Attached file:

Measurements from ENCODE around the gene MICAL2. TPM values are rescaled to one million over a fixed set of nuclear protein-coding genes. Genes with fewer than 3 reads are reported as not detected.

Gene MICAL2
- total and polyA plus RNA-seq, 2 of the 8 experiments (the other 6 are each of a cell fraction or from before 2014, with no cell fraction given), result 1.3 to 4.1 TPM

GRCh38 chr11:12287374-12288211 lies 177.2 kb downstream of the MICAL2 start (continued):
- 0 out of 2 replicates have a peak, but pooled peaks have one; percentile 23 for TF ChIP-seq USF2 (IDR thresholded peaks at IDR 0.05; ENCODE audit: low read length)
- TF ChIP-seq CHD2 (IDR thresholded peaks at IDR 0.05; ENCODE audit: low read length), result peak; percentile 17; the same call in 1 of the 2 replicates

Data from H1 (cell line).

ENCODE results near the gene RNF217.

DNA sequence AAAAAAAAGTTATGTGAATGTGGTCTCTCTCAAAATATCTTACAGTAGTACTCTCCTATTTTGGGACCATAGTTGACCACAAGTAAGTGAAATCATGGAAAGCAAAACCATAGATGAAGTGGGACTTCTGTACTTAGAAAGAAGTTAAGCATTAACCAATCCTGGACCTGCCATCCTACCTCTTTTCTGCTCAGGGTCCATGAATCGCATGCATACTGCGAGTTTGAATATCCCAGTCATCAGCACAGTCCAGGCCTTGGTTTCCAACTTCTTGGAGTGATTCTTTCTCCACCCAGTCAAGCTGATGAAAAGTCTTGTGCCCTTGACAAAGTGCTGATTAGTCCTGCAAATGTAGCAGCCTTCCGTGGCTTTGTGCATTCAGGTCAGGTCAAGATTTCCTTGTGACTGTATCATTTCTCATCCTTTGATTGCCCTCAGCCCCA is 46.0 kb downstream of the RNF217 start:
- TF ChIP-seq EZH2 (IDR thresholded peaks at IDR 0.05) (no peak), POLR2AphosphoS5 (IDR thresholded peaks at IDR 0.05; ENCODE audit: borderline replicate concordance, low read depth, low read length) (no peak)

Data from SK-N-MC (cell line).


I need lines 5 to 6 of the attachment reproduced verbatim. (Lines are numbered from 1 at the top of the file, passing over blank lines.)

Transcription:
- 0 out of 2 replicates have a peak, but pooled peaks have one; percentile 23 for TF ChIP-seq USF2 (IDR thresholded peaks at IDR 0.05; ENCODE audit: low read length)
- TF ChIP-seq CHD2 (IDR thresholded peaks at IDR 0.05; ENCODE audit: low read length), result peak; percentile 17; the same call in 1 of the 2 replicates